Over the years, the phrase has become NSCAD’s unofficial motto. It’s etched into the NSCAD alumni ring, printed on the wallpaper in President Dianne Taylor-Gearing’s office, and provides the name for the Bill McGillivray 1988 documentary on the school. It continues to resonate, acting as a constant reminder to students, faculty and alumni to push, question and critique—and to make art that’s anything but boring.

With the installation of Dianne Taylor-Gearing as NSCAD’s 21st President last year, the school is enjoying a renaissance. The Board of Governors has affirmed the school’s independence, fending off pressure to affiliate. There’s a clear articulated direction for the school and exciting, positive developments lie ahead.

“Our NSCAD community knows where we’ve come from and celebrates this history, but we’re not looking backwards," says Prof. Taylor-Gearing. "Recent challenges are behind us and we wear our mantle of independence fiercely and without taking it for granted. Our shared vision is to deliver the highest quality of education in the visual arts, craft and design that we can.”

“We are and will always be a home for the rule breakers, the dreamers, the makers, the innovators, the exceptional, the forever curious,” she adds.

The Last Art College: Nova Scotia College of Art and Design 1968-1978 opens at the Art Gallery of Nova Scotia on Friday, Jan. 16. After the opening, the After Party will take place at NSCAD’s new Art Bar + Projects and Cabaret Voltaire-Atlantique, 1873 Granville Street.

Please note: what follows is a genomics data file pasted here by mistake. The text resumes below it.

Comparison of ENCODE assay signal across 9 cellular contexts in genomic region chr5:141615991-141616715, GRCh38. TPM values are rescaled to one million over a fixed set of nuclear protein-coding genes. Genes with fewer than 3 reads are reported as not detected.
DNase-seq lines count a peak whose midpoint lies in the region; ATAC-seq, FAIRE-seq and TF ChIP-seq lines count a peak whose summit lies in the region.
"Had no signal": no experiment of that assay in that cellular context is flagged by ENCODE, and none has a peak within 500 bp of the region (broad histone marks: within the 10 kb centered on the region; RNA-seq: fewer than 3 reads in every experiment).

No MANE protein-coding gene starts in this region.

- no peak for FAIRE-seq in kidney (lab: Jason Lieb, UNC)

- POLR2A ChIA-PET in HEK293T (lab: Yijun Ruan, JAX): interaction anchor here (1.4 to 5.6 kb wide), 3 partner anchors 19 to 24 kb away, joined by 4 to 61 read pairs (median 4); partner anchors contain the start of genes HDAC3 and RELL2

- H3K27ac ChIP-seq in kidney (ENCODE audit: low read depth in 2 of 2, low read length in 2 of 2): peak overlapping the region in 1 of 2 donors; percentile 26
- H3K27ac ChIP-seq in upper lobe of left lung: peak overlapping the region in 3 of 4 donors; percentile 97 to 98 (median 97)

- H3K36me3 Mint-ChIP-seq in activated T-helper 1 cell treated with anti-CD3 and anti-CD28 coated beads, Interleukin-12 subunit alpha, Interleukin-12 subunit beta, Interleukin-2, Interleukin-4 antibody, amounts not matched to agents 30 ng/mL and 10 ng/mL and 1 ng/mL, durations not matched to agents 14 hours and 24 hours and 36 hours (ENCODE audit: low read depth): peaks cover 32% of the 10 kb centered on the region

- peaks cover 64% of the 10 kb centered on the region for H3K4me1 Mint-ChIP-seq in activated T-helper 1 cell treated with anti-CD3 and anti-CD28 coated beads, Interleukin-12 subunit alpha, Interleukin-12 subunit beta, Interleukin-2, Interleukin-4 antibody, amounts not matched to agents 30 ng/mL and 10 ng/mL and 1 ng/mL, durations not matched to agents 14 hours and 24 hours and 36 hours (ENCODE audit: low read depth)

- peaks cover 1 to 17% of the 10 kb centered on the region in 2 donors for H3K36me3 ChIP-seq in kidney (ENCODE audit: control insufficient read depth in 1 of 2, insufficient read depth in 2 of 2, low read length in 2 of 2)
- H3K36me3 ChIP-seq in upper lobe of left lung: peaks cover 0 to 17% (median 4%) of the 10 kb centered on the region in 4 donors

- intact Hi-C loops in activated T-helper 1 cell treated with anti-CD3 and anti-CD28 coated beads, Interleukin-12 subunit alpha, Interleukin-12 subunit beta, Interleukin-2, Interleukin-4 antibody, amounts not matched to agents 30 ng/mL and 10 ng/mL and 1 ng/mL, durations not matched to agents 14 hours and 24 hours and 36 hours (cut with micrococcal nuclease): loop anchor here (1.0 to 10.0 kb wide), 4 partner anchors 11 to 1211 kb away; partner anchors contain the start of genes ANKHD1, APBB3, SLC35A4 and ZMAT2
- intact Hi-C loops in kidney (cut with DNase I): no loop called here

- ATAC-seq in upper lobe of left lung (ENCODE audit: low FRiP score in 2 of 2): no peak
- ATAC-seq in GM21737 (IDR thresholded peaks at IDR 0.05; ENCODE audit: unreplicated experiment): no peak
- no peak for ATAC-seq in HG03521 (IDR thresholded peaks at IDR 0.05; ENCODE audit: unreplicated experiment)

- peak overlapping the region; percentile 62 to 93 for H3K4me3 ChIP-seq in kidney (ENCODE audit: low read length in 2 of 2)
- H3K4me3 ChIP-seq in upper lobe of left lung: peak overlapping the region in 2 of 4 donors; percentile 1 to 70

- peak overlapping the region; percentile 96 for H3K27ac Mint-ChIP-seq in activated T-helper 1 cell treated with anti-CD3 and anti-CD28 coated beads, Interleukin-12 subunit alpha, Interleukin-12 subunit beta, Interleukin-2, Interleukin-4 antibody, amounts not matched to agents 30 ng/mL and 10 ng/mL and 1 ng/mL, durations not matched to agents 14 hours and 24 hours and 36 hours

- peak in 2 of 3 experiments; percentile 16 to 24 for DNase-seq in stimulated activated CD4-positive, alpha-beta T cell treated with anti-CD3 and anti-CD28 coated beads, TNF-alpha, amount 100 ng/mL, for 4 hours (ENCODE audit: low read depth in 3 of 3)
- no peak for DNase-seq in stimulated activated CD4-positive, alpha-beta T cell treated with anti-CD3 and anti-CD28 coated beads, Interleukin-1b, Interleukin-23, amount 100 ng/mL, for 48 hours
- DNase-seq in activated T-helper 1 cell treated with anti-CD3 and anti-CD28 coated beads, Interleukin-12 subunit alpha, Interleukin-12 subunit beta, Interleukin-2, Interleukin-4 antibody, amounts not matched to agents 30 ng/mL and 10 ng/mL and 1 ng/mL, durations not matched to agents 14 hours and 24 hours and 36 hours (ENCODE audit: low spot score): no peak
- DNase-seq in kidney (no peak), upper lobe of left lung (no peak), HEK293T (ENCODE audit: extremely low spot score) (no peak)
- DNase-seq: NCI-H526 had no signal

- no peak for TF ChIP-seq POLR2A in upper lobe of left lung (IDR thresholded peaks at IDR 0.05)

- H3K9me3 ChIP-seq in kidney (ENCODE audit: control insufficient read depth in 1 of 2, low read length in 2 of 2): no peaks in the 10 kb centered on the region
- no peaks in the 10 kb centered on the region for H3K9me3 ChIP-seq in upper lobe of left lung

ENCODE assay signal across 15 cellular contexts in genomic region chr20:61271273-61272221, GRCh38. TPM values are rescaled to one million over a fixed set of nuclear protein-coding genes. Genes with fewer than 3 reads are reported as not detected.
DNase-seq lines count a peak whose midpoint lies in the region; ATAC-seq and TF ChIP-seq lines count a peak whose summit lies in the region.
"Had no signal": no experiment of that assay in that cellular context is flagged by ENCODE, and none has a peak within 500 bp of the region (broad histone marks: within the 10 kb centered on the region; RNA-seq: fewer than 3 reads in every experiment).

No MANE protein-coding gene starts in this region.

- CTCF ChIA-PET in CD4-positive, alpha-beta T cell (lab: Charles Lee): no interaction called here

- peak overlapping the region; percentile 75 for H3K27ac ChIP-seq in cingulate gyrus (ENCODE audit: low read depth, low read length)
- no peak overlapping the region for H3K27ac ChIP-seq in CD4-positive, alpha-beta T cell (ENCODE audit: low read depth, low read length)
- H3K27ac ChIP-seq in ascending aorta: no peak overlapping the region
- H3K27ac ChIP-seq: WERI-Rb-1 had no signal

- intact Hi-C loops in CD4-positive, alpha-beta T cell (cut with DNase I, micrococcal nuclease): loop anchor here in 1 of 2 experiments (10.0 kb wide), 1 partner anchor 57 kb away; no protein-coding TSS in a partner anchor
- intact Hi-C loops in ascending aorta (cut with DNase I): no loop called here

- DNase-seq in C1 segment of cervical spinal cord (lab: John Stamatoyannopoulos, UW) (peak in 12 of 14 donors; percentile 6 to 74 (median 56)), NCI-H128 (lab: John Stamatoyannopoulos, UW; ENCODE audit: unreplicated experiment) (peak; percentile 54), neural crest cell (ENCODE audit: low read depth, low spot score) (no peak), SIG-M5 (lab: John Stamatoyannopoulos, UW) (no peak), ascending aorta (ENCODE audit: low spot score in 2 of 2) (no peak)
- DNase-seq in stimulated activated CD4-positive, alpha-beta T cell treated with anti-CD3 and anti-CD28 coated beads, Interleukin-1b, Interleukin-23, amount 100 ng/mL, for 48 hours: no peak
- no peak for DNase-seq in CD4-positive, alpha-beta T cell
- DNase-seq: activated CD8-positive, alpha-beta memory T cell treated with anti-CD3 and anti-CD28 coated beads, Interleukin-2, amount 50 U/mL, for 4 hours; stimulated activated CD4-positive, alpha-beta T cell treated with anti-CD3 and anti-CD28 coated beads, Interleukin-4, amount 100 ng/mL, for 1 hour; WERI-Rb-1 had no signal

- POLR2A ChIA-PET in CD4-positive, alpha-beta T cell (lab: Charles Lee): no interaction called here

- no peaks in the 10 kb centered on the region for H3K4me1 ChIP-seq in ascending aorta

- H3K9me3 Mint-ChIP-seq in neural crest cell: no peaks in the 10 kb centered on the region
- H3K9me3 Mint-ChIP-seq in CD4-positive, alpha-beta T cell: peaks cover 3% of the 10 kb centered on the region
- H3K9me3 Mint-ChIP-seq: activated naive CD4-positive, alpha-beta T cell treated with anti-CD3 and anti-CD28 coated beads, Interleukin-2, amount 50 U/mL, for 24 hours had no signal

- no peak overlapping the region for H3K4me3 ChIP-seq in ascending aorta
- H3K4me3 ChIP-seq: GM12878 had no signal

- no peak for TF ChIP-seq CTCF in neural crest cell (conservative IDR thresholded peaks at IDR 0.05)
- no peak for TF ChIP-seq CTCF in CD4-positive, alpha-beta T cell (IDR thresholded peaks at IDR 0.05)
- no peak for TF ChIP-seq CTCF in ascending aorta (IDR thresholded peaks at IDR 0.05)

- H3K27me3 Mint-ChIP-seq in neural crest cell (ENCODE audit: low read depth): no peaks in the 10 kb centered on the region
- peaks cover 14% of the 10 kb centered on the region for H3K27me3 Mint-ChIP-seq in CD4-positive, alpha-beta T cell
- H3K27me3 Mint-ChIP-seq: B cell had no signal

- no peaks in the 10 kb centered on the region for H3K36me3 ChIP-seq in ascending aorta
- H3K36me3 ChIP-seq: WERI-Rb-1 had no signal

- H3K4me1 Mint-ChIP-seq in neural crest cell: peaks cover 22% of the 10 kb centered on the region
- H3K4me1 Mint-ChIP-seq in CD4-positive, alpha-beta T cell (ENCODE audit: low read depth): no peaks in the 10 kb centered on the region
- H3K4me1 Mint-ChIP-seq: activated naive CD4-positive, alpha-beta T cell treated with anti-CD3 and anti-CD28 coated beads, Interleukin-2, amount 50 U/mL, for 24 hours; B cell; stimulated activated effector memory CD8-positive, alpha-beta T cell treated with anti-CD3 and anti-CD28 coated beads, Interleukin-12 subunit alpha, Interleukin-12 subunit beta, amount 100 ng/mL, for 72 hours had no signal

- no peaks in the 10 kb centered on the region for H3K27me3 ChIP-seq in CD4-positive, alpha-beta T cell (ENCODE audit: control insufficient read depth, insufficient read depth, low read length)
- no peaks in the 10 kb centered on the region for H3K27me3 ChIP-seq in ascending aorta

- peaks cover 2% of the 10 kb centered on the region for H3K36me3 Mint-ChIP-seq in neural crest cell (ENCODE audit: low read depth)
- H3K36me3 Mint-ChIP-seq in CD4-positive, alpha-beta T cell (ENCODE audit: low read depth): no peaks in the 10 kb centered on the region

During the exhibition, there will be many associated lectures, artist talks and film screenings. The exhibition continues to April 3.

The Last Art College Events

Jan. 15: After Party for The Last Art College, which opens earlier at the Art Gallery of Nova Scotia. Featuring DJ Juicy Lippard. 8 pm at Art Bar + Projects and Cabaret Voltaire—Atlantique, 1873 Granville Street.

Jan. 16: An Abridged Choral Reading of the Standard Corpus with Heather Ferguson (Gerald Ferguson’s daughter). Gerald Ferguson first published The Standard Corpus in 1970 and it was performed in 1972 by 26 voices at NSCAD. 2:30-3:30 pm at the Art Gallery of Nova Scotia.

Jan. 17: Curator in Conversation: Garry Neill Kennedy and David Diviney. 2:30-3:30 pm at the Art Gallery of Nova Scotia.

Jan. 19: Re-staging of John Baldessari’s famed “Punishment Piece.” Gallery visitors are invited to write “I will Not Make Any More Boring Art on the walls of the Anna Leonowens Gallery. Ongoing to Jan. 30. starting at the opening reception on Jan. 18 at 5:30 pm. 1891 Granville St.

Jan. 21: Screening of William MacGillvray’s feature documentary from 1988, I Will Not Make Any More Boring Art. Introduction by NSCAD Prof. Sol Nagler. 7-8:30 pm at the Art Gallery of Nova Scotia.

Jan. 29: The Art Gallery of Nova Scotia transforms into an arty nightclub for Art Party. 8 pm to midnight at the Art Gallery of Nova Scotia. Alumni pre-party at Cabaret Voltaire-Atlantique.